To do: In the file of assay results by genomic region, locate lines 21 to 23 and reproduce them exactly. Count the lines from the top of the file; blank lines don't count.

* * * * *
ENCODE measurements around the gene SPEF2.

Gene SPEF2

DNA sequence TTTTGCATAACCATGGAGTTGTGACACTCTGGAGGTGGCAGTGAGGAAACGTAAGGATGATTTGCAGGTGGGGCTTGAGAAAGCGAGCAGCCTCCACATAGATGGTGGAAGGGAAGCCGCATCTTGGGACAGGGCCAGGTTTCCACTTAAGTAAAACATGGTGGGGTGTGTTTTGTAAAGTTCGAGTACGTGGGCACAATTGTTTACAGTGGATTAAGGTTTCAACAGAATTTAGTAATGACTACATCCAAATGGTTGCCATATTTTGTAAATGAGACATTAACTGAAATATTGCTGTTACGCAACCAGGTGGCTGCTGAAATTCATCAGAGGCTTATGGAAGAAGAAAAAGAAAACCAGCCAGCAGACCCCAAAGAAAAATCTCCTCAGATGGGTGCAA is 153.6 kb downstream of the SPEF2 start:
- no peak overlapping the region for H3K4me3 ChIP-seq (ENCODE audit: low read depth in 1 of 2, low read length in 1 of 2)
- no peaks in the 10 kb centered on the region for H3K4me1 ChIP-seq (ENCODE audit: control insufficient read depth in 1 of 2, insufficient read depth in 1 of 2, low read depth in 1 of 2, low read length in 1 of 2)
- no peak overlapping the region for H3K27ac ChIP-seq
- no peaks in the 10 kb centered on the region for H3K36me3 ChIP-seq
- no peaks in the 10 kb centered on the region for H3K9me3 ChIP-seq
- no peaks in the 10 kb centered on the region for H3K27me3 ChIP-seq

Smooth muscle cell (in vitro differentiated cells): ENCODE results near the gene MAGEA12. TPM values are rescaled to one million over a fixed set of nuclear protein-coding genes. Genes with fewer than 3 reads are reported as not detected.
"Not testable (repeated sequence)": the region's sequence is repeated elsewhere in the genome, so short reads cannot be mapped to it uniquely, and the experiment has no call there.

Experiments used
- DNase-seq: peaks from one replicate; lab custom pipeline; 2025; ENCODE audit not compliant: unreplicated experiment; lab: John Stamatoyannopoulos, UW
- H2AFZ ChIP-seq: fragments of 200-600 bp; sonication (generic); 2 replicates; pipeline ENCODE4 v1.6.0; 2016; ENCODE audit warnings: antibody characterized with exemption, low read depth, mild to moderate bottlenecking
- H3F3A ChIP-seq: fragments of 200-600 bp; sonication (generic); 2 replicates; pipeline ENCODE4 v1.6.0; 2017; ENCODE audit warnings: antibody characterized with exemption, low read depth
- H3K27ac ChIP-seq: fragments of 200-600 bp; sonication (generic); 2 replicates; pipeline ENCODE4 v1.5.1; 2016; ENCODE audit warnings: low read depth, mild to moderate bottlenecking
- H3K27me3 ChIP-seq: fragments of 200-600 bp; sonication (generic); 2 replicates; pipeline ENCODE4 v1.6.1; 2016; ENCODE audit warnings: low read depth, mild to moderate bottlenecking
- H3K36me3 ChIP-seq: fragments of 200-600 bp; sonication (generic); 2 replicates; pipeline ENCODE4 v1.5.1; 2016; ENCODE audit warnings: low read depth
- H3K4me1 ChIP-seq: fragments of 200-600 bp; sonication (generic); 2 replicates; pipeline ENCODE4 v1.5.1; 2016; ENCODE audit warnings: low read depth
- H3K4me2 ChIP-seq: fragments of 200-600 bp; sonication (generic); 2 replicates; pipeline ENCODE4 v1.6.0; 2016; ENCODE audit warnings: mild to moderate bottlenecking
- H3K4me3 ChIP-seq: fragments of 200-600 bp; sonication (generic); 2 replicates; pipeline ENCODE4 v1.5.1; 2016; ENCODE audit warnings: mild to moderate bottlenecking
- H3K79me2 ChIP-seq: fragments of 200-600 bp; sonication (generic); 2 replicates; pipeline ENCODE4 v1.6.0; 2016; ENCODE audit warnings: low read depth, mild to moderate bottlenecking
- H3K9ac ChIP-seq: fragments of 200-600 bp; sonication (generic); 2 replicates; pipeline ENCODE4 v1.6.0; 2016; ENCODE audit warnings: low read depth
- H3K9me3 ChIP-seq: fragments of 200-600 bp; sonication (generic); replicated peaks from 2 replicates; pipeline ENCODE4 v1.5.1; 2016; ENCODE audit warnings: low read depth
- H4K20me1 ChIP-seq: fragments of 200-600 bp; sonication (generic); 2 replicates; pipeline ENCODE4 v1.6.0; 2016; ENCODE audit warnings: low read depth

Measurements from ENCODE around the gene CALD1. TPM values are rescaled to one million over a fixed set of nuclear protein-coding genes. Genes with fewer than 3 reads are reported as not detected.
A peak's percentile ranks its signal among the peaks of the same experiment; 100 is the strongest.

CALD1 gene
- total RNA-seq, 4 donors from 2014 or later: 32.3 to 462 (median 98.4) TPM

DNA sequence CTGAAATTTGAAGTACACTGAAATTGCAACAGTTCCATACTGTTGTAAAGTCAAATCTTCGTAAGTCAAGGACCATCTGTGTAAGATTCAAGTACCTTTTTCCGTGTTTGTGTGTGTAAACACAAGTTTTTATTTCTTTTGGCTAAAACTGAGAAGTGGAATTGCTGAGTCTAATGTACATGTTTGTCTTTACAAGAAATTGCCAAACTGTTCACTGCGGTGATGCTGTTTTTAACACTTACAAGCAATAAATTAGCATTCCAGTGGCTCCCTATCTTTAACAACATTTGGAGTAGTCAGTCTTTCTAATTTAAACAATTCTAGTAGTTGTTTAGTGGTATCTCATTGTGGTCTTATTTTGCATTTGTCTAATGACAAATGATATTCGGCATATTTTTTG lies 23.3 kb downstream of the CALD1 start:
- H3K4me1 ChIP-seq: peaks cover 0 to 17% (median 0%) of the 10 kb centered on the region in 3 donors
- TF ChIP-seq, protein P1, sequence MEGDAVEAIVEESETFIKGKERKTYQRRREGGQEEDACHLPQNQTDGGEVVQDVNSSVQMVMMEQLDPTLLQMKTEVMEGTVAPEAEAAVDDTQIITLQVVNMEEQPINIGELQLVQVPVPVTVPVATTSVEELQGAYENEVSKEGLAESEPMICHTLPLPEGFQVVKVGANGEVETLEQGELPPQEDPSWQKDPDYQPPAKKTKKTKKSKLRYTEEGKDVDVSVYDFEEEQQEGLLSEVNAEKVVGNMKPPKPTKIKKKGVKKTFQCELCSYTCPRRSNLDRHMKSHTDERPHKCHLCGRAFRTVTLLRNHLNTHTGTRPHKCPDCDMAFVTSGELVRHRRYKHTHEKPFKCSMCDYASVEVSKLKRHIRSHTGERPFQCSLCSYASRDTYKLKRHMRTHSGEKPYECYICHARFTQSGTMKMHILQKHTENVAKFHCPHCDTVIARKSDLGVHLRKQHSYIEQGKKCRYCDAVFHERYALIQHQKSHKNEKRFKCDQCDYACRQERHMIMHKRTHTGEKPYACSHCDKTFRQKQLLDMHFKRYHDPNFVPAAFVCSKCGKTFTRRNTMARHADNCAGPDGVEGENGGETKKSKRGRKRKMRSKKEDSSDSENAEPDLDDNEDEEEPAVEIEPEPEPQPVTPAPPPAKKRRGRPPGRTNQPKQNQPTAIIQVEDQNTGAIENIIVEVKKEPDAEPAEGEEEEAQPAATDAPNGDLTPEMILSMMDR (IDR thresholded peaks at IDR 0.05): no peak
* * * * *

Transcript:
- H3K4me3 ChIP-seq: fragments of 200-600 bp; sonication (generic); 2 replicates; pipeline ENCODE4 v1.5.1; 2016; ENCODE audit warnings: mild to moderate bottlenecking
- H3K79me2 ChIP-seq: fragments of 200-600 bp; sonication (generic); 2 replicates; pipeline ENCODE4 v1.6.0; 2016; ENCODE audit warnings: low read depth, mild to moderate bottlenecking
- H3K9ac ChIP-seq: fragments of 200-600 bp; sonication (generic); 2 replicates; pipeline ENCODE4 v1.6.0; 2016; ENCODE audit warnings: low read depth